How to keep your emotional support dog off the furniture

How to Keep Your Emotional Support Dog Off the Furniture

Whether you are starting from scratch training your puppy or trying to break old habits, teaching dogs to stay off the furniture can feel like a challenge! Between not knowing what your dog is doing when you aren't home, to sending clear signals to your dog about when it's appropriate to be on furniture, this training can often take a while.

If you've been looking for a clear training regime to keep your emotional support dog off of the furniture, you're in the right place. This article will review not only how to keep your dog off of your furniture when you're there giving commands, but also when you are out of the house and are not there to reprimand.

Providing Comfort

Before you can get into training your emotional support dog to stay off of the furniture, it's important that you've provided a comfortable alternative for them. Often dogs will sleep on couches or beds because it is the most comfortable spot in the house. If you are providing them with a bed or couch that's just theirs, they are less likely to jump on your furniture.

Once you have a comfortable spot for your dog, you are more likely to find your training methods more successful because they won't feel like they need to be on your furniture in order to have a comfortable place to rest and sleep. This will make your efforts sustained even when you are not around to actively engage in training.

Training Methods

Train your emotional support dog to stay off the furniture

For those who are trying to train their dogs to get down off of furniture, keep in mind that if your approach is to simply yell at your emotional support dog and push them off the furniture, this may not stick with them when you are not home. Instead, they will relate laying on the furniture to it only being unsafe when you are home.

Instead, start by choosing the words that you want to consistently use in your training. You could start on the floor and say "down" or "off", when your dog jumps down give them praise and give them the treat. Continue this method every time they are on any furniture so that they relate getting down off of furniture to praise and treats.

If you are sitting on the furniture that they jump up on, throw a treat a few feet away from the couch and say either "down" or "off" with a sweeping motion with your hand. This is teaching them what you want from them when you say that word or make that hand motion and again are relating this with positivity.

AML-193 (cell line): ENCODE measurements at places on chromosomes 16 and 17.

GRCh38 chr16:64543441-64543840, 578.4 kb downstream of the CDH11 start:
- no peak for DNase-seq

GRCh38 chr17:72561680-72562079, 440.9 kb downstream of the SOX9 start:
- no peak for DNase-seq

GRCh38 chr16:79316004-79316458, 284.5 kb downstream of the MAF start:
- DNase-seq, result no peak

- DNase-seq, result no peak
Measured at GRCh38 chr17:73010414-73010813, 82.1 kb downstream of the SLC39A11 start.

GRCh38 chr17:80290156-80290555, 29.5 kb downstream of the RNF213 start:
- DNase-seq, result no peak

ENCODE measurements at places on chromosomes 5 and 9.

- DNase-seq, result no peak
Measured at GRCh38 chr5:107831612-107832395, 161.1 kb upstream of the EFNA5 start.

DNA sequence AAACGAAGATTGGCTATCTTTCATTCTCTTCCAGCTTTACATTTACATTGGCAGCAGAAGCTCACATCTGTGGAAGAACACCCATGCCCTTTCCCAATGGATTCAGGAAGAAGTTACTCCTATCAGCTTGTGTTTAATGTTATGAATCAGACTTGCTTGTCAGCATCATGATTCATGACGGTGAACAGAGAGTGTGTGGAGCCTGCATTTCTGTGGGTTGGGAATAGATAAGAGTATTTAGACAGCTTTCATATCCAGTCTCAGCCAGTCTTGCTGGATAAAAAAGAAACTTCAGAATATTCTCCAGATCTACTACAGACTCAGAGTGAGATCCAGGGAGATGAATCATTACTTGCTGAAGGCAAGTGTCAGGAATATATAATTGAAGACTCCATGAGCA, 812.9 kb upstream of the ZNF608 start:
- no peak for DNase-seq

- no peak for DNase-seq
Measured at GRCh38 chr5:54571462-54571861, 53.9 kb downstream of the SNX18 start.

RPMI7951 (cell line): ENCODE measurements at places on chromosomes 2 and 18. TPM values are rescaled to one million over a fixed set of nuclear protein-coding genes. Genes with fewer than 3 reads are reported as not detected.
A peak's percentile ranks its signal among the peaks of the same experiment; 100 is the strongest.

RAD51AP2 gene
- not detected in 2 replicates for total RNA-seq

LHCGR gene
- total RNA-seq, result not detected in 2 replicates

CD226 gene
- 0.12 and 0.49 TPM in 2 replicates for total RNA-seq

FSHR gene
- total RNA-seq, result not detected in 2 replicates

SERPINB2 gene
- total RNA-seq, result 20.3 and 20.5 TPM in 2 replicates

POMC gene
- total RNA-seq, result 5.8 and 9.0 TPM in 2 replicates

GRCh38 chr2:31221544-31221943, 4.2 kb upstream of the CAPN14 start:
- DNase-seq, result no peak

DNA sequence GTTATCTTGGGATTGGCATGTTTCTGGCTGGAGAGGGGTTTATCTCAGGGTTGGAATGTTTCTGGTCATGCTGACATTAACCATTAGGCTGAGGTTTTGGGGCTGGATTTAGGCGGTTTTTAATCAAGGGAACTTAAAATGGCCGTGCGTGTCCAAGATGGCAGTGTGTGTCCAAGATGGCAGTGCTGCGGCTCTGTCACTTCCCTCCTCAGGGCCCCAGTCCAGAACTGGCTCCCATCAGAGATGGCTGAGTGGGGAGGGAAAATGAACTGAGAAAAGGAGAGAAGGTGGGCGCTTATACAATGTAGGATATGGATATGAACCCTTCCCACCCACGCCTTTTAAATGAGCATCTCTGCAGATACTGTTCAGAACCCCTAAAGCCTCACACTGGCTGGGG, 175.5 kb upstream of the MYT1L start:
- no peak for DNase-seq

If you can, lead your dog to their bed immediately after this and reward them with a treat and lots of praise. This tells your emotional support dog that they are in the right for going to their bed instead of your furniture! This also shows them that they can still spend time with you from their own bed.

What About When You Aren't Home?

If you are noticing that your dog is still jumping up on the couch the second you leave the house, simply make the furniture inaccessible for them. This could look like flipping the cushions up, placing boxes on top of the cushions, or using a gate to block off rooms where they like to utilize the furniture.

You can even close doors to bedrooms so that they don't jump up on the beds. By creating barriers and making these spots inaccessible to them, they will start to learn that that is not their place and they will have no other choice than to get used to sleeping in their bed all the time.

This is a very important step to take to send consistent signals to your dog that the furniture is not for them.


Keep your ESA dog off the furniture consistently

If you are allowing your emotional support dog on your bed sometimes, but are yelling at them other times, then start to train them, but give them access to the bed when you are not home, they are going to be confused about your messaging.

This is going to undermine your training success and only cause more frustration for you and your dog. When you start training them to stay off of the furniture, you have to also be committed to making your furniture inaccessible when you aren't around and not being lenient about certain pieces of furniture for the sake of cuddling.

Your dog will continue being inconsistent with jumping up on your furniture with you if you sometimes allow it but get mad at them other times. If you want to give your dog cuddles and lay with them, make their bed a safe place to do that! If you have an extremely affectionate dog, this may help them warm up to their bed faster!

When you are first trying to get them to use their bed, you could lay with them on there and show them that they can be comfortable and still get love from you on their bed.


Training your emotional support dog to stay off the furniture is most often challenging when you are not being consistent with the messages you are sending to your dog. It is important to consider your dog's perspective when you are assuming they are simply being defiant. Genuinely ask yourself if you are being clear with them or sending mixed signals.

If you realize that you are making your furniture accessible when you are away but yelling at them when you are home, you may see where your dog is becoming confused about what you want from them when it comes to your furniture.

Finally, if you do not have a single dog bed in your home, the issue may not be that your dog is not obedient but rather that they do not have a comfortable place to sleep and they have found that the only way they can lay comfortably is on the couch.

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